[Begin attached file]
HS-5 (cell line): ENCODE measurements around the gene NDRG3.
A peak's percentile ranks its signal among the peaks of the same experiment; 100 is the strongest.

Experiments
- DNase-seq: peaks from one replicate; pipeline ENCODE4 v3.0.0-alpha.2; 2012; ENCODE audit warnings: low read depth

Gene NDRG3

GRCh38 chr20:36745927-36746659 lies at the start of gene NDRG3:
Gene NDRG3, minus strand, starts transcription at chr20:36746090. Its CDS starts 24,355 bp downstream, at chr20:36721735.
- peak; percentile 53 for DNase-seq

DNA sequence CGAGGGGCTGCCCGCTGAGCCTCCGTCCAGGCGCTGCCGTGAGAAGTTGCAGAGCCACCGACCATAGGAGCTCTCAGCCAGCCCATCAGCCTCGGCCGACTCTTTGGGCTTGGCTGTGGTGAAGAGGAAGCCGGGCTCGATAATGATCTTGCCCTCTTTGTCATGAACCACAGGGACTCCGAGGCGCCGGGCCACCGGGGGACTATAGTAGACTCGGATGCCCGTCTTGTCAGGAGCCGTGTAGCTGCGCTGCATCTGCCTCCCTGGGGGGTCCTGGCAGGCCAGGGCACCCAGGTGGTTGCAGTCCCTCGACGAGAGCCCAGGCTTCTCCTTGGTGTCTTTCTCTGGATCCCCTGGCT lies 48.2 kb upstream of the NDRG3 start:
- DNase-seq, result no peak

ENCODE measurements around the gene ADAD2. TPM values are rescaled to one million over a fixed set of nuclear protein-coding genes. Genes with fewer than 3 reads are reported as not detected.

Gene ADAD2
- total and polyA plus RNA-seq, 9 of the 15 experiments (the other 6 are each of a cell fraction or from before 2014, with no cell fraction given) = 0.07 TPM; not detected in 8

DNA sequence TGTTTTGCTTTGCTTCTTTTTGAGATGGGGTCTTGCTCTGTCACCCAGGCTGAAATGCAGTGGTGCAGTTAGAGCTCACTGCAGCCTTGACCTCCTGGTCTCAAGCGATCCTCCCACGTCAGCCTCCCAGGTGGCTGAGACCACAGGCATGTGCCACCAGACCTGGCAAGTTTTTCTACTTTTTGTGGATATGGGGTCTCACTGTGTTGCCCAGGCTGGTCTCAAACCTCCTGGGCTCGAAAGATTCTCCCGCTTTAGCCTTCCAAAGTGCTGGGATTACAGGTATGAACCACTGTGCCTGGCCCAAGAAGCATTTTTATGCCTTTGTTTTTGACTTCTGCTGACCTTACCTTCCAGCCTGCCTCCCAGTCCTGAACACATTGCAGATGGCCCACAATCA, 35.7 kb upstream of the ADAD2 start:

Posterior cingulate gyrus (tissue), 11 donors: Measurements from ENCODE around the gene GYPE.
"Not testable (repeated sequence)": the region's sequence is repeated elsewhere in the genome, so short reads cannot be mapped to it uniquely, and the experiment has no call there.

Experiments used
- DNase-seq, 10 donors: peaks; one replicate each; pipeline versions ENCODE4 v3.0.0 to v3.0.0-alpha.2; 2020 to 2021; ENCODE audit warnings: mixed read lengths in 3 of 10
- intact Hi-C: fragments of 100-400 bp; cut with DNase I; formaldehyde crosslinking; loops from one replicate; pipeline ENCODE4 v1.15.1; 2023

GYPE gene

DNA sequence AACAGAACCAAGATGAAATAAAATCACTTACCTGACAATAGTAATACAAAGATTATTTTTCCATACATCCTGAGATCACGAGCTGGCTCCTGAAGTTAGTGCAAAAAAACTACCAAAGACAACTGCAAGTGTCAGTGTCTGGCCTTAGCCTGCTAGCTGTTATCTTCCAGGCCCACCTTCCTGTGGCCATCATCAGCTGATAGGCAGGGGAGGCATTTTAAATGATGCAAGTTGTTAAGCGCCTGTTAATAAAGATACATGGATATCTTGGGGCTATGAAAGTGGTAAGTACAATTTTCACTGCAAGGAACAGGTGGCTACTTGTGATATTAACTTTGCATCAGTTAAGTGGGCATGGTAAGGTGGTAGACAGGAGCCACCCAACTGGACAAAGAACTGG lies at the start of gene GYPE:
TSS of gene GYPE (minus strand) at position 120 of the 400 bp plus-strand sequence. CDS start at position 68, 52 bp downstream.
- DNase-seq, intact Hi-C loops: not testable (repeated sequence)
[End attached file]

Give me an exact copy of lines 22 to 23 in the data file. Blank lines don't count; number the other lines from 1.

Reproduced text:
TSS of gene GYPE (minus strand) at position 120 of the 400 bp plus-strand sequence. CDS start at position 68, 52 bp downstream.
- DNase-seq, intact Hi-C loops: not testable (repeated sequence)